Guest Post: The Black Film Review of Memphis’ 5 Favorite Southern Films
Editor's Note: I'm excited to share this guest post from Melanie Griggs. She's the Founder of the Black Film Review of Memphis, and she's got a list of essential Southern movies for you. Enjoy!
When I think about Southern films, there are the usual suspects – the iconic films that make us laugh at our Southern eccentricities or cringe at the violence of our past. I love the Southern story because characters are not destroyed by degradation; rather Southern characters are dynamic – embroiled from the inside. Here are my top five Southern films:
1. "The Color Purple" (1985): Just as iconic as the 1983 novel, "The Color Purple" is set in early 1900s rural Georgia. Two sisters, Celie and Nettie, embark on turbulent paths of self-growth in order to discover the true meaning of love, family, and sisterhood over the span of 40 years. The film launched the acting careers of Whoopi Goldberg, Danny Glover, and Oprah Winfrey. You need to leave this planet if you have not seen it.
2. "Nothing But a Man" (1964): This gem of a film looks into a southern Black love story corroded by racism, addiction, and irresponsibility in a small Alabama town. It stars the late Ivan Dixon who had roles in Porgy & Bess, Raisin in the Sun, and Hogan’s Heroes. You can easily find this film online in its entirety.
3. "Porgy & Bess" (1959): Set in the South Carolina backwoods, George Gershwin’s opera gains new life in film format where the credits speak for itself: Sidney Poitier, Dorothy Dandridge, Sammy Davis Jr., Brock Peters, Pearl Bailey, and Diahann Carroll.
4. "Fried Green Tomatoes" (1991): "Fried Green Tomatoes" is the “What if…” version of "The Color Purple" – what if Celie and Shug Avery killed Mister? The funny and endearing exploits of two Georgia women make for a timeless story of empowerment (and makes cannibalism an act of justice).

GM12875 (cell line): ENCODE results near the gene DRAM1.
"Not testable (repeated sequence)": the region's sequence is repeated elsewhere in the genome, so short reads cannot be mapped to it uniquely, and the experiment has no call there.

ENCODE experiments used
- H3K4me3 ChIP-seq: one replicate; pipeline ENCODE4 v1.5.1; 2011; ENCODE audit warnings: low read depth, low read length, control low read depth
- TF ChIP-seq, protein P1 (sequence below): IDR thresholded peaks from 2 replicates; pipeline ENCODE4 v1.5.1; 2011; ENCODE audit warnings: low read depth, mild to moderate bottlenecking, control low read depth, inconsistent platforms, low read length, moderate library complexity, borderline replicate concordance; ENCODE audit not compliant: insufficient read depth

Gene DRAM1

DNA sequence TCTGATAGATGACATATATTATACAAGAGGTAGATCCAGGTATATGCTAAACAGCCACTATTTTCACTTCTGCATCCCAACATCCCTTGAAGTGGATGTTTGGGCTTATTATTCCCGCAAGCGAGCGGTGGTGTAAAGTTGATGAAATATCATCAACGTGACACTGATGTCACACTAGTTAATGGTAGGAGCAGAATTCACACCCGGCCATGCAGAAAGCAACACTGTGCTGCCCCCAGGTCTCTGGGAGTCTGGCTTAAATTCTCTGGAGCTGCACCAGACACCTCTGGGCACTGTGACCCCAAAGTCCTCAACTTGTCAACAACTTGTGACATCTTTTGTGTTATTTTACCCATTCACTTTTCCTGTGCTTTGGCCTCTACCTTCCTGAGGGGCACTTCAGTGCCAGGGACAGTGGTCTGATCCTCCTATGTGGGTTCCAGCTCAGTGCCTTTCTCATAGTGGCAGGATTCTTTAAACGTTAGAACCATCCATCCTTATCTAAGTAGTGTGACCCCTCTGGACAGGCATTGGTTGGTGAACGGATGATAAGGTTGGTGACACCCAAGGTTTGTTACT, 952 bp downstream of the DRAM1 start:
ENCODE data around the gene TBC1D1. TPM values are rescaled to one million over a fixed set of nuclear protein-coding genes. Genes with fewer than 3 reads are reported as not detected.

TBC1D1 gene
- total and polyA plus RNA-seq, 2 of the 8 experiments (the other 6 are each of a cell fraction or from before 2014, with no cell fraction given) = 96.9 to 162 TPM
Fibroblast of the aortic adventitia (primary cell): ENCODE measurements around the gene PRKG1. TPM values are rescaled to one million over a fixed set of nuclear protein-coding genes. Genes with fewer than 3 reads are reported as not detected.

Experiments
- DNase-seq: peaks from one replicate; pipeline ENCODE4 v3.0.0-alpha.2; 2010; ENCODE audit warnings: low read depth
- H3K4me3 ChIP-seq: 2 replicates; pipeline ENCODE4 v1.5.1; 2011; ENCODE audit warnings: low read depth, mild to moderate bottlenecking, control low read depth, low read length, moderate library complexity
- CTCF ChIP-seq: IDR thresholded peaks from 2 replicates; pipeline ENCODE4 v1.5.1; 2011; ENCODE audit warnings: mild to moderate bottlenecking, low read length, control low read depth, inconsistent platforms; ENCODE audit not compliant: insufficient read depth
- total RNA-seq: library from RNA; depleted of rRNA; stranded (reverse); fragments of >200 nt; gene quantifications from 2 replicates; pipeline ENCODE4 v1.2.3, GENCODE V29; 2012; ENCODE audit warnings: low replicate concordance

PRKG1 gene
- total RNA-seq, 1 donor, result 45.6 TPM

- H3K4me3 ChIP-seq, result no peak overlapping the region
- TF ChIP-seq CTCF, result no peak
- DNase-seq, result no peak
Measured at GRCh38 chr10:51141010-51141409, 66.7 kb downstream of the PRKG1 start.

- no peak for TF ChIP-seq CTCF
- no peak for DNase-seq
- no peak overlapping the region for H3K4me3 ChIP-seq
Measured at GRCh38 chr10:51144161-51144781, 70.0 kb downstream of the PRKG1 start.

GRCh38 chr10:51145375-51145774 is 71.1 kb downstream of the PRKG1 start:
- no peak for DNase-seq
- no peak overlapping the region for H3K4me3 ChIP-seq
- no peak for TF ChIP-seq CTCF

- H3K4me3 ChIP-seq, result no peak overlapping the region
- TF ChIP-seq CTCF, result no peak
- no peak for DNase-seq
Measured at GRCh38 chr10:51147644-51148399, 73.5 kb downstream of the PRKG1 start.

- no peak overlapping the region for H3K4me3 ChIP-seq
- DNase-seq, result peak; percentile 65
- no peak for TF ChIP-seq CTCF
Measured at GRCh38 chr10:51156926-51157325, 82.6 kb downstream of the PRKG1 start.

5. "Eve’s Bayou" (1997): Samuel L. Jackson stars as the philandering patriarch in a film that takes the viewer on a swampy Louisiana ride through the troubles of memory and witnessing for the characters.
And the honorable mentions:
– "Rosewood" (1997): Florida folks tend to want to take a pass from being considered Southern. In this film, which is based on the actual accounts of the Rosewood massacre in Florida, esteemed director John Singleton reimagines this event with a lens of vigilante justice.
– "The Dollmaker" (1984): Jane Fonda's portrayal of a Kentucky woman is truly gut wrenching as she tries to keep the ties that bind of her Southern family strong after they're transplanted into a harsh Detroit neighborhood.
– "Interview with the Vampire" (1994): Vampires in New Orleans. It just works.
What are your favorite Southern films?
Melonee Griggs is the founder of Black Film Review of Memphis, a Memphis based film club with a flair for noir provocation. Described as “the mean teacher with a heart of gold”, she is a proud educator in the Memphis charter system. She is the mother to one Noodle and wife to Bubba Charles. To learn more about BFR Memphis, email her at email@example.com.